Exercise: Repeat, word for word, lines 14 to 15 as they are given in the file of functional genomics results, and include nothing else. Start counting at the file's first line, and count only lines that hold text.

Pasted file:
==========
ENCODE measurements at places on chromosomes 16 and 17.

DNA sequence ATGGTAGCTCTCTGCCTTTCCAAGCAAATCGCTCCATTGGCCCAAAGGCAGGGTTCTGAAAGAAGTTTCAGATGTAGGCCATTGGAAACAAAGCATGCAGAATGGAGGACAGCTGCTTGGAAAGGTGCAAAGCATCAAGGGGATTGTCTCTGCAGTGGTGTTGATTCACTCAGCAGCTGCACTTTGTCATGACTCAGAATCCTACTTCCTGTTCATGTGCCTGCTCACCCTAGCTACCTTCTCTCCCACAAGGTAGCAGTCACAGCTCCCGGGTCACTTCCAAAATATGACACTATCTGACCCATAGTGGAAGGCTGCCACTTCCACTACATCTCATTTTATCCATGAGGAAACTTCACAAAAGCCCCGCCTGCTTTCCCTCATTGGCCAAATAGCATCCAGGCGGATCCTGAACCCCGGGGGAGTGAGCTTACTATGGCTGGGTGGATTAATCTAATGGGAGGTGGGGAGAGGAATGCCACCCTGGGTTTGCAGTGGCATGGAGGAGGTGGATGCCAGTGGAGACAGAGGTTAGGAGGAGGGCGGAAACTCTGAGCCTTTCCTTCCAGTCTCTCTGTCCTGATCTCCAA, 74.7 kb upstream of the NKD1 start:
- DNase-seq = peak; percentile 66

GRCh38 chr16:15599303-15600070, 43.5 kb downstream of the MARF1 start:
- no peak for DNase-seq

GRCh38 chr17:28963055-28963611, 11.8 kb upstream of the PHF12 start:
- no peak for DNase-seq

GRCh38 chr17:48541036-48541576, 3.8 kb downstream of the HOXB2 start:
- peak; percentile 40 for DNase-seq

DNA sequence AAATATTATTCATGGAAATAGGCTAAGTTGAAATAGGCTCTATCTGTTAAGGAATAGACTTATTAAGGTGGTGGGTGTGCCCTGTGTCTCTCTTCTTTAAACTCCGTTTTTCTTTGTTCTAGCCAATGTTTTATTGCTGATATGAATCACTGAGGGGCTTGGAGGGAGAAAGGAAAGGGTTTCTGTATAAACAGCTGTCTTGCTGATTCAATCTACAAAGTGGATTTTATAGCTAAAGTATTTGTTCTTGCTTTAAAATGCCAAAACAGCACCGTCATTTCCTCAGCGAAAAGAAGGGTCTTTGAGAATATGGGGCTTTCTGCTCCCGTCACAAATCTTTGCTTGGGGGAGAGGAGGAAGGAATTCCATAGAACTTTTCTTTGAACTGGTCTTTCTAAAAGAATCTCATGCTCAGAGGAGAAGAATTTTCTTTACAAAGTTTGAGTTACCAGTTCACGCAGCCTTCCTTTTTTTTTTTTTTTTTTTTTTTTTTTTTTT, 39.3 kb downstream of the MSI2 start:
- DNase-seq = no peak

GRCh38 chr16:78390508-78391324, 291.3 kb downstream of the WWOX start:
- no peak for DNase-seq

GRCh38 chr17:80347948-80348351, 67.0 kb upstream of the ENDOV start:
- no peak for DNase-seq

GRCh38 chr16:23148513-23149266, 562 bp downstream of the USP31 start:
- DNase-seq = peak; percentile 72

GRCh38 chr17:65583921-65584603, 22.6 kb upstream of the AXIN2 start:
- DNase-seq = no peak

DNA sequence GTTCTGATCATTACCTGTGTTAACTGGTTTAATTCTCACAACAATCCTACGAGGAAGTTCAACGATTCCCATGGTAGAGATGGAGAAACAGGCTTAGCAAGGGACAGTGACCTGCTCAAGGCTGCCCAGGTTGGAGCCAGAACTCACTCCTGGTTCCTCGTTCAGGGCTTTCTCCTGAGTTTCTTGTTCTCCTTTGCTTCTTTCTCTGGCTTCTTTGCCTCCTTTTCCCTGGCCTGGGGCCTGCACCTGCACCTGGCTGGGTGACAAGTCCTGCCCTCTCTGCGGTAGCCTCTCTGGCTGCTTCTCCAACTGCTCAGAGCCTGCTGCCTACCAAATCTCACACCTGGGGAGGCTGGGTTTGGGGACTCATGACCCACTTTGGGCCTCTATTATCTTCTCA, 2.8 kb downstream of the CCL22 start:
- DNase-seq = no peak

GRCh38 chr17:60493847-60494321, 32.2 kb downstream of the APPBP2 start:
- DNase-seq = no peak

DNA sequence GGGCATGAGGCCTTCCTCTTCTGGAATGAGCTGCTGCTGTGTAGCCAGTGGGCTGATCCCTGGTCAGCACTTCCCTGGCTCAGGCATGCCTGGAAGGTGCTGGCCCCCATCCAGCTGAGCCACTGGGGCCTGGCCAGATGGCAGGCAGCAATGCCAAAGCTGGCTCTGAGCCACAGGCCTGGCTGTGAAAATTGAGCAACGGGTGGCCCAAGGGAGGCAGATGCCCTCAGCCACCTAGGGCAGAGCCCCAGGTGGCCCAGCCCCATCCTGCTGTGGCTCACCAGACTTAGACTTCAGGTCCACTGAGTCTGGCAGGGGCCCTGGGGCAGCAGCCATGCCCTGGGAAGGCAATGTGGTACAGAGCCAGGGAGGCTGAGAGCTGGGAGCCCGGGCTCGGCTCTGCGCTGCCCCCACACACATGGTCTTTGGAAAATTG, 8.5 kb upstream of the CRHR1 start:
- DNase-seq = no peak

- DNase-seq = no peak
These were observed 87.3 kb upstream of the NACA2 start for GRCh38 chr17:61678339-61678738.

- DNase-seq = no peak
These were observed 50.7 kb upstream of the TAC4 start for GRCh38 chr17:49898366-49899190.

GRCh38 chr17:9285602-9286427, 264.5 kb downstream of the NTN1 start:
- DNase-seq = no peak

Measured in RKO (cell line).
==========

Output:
GRCh38 chr17:80347948-80348351, 67.0 kb upstream of the ENDOV start:
- no peak for DNase-seq